Spain’s government has drawn up a timetable of phased emergence from COVID-19 lockdown which sets cautiously estimated dates of May 11 and May 26 for the re-authorization of movies and series shoots and cinema theater re-openings respectively.
Scheduled as Phase One and Two of a easing of COVID-19 restrictions, dates depend on no second spike in contagion, Spanish prime minster Pedro Sánchez stressed when addressing the nation Tuesday night.
No dates were initially given to the phase-out. Those became clearer Wednesday in Spanish newspaper coverage of the government’s recovery plans.
Announcements of the potential lockdown lift on shoots was greeted positively by Spain’s production sector, though with multiple riders.
Spain’s exhibition sector used the news of plans to reopen cinema theaters to call, via trade assn. Fece, for compensation for losses accumulated to date, and in the foreseeable immediate future.
“It’s fantastic news that the government may be able to authorize shoot starts,” said Laura Fernández Espeso, corporate director of The Mediapro Studio, one of Spain’s biggest drama series and film producer-sales powerhouses, whose credits include “The Young Pope,” upcoming Antarctic survival thriller “The Head” and “Official Competition,” starring Penélope Cruz and Antonio Banderas, whose Madrid shoot halt was announced on March 13 .
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That said, Fernandez Espeso emphasized, restarting a shoot is “not at all simple nor automatic.” The Mediapro Studio has worked full-on on establishing protocols and best practices and new production designs to allow it to go once more into production on “El Internado,” with Atresmedia Studios, and “Paraíso,” with Movistar Plus.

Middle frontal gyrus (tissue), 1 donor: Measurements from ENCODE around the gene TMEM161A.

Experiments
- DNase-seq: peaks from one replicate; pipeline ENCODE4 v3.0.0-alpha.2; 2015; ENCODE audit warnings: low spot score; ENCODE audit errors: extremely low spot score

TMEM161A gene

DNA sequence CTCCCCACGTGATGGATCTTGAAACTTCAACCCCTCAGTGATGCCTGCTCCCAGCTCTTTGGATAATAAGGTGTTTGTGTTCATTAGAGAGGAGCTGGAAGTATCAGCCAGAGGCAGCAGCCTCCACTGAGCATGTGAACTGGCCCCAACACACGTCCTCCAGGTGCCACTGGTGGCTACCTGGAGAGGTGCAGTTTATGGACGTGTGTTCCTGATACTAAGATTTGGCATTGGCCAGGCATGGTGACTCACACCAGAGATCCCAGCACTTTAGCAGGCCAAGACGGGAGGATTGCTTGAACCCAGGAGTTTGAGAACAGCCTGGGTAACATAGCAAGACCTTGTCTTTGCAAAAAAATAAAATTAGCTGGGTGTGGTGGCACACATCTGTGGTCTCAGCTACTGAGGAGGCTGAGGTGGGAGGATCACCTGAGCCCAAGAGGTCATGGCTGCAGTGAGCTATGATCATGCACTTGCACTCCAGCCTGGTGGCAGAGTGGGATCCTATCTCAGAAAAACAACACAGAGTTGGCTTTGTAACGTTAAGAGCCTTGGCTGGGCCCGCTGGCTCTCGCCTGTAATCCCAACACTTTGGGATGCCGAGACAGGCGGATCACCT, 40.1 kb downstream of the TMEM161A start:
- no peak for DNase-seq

Re-starts require shoot permits and special permits to employ under-age actors. “El Internado” still has to shoot mostly interiors, which is easier to control than location shooting, Fernández Espeso added.
One obvious shoot which would be relatively safe to restart would be the Movistar Plus/Arte France “Hierro” Season 2, to shoot on the Canary Island which has no new confirmed cases of contagion in the last month.
Shooting majorly on locations, Movistar Plus productions will often present a challenge until Spain’s COVID-19 recovery trajectory is firmly established.
What producers want to avoid is a production restart which has to be halted a second time, said one industry source.
For Spain’s exhibition sector, reopening theaters poses both sanitary and economic challenges. In order to reopen, trade body Fece called on Sánchez’s government to compensate theater owners in proportion to restrictions on occupancy, plus for for an estimated €100 million ($109 million) in losses occurred since cinema closure. Limiting cinemas to sell just one third of their capacity represents a further €43.5 million ($47.4 million) deficit every month, Fece added.
“Some cinemas will lose more money opening than when they were closed,” said Adolfo Blanco, at A Contracorriente Films. Nevertheless, he will reopen the Cines Verdi, iconic Spanish arthouse theaters, as soon as he can, he said.
The main challenge will be accessing great films, he added.
With profit margins so slim on many arthouse releases, and revenues dependent on theatrical performance, distributors need to release in the best of conditions possible, one said.